What's the difference?
What's the difference?

About 10 years ago, Orange County, . Fla., began to pave its dirt roads with porous asphalt, expecting them to last only a few years. Instead, most are still in use, saving the county money, eliminating equipment, and reducing maintenance.

Orange County is one of the fastest-growing urban areas in central Florida. More than 2500 lane miles—ranging from seldom-traveled rural byways to unpaved enclaves in urban areas—serve the county's 1 million citizens. Until 1997, more than 220 of these miles were high-maintenance dirt roads that literally bogged down traffic during rainy season and kept a fleet of seven motor graders constantly moving during dry season.

The challenge for the Orange County Roads and Drainage Division, which maintains the roads, was to find an affordable way to pave them.

Gravel roads require a lot of maintenance, which the division was trying to eliminate. Conventional paving was the ideal solution, but too expensive; it would cost $250,000 to $500,000 per lane mile, depending on right of way and drainage issues. In 1997, the county could afford to pave only 3 to 5 miles per year; and at that rate, it would take more than 45 years to complete the project. In addition, conventional paving would raise major stormwater permitting issues. Several roads didn't have enough right of way to construct conveyance systems, and the division couldn't afford designing and permitting the systems anyway.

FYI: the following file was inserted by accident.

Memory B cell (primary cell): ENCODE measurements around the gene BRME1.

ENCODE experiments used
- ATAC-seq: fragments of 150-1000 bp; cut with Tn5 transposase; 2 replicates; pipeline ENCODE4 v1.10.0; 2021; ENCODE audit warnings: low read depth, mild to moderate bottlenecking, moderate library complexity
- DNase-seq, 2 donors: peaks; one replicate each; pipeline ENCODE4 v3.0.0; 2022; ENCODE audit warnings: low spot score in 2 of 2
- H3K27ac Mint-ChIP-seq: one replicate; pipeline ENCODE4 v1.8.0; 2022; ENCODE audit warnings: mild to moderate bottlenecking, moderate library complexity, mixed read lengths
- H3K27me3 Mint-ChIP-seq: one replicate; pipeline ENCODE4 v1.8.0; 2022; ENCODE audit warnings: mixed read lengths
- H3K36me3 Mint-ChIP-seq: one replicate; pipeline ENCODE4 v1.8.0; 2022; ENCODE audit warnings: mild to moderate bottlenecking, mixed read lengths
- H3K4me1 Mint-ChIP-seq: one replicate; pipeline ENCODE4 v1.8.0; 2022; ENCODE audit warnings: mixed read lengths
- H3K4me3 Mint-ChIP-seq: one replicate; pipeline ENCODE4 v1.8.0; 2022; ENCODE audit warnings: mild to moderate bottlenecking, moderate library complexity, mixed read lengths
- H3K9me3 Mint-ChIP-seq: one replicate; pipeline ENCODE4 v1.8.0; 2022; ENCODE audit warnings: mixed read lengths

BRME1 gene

Porous asphalt, however, circumvented all these issues. Porous pavement allows water to seep through the pavement and into the ground, eliminating the need for stormwater conveyances. And it was affordable: It would require less permitting and less raw material than conventional paving (to see a cost comparison between conventional paving and porous pavement, click here.

The division initiated infiltration and permeability tests to verify that the pervious pavement runoff coefficient was equal to or less than that of the existing dirt roads. The two local water management districts that required this information, St. Johns River Water Management District and South Florida Water Management District, would approve all permits as long as the pavement wouldn't be seal-coated and roads wouldn't be re-aligned.

In addition, the division had to:

  • Minimize wetland impacts (separate dredge-and-fill permits are required when proposed roadwork will negatively affect wetlands).
  • Leave existing drainage systems as-is. In addition, peak discharge rate for the affected areas could not be significantly increased.
  • Excavate detention swales on both sides of the pavement (if possible) to provide temporary storage of water during rainy season.
  • Connect the detention swales to the outfall system using pipe culverts or overflow weirs.
  • Agree to not add lanes to existing roadways.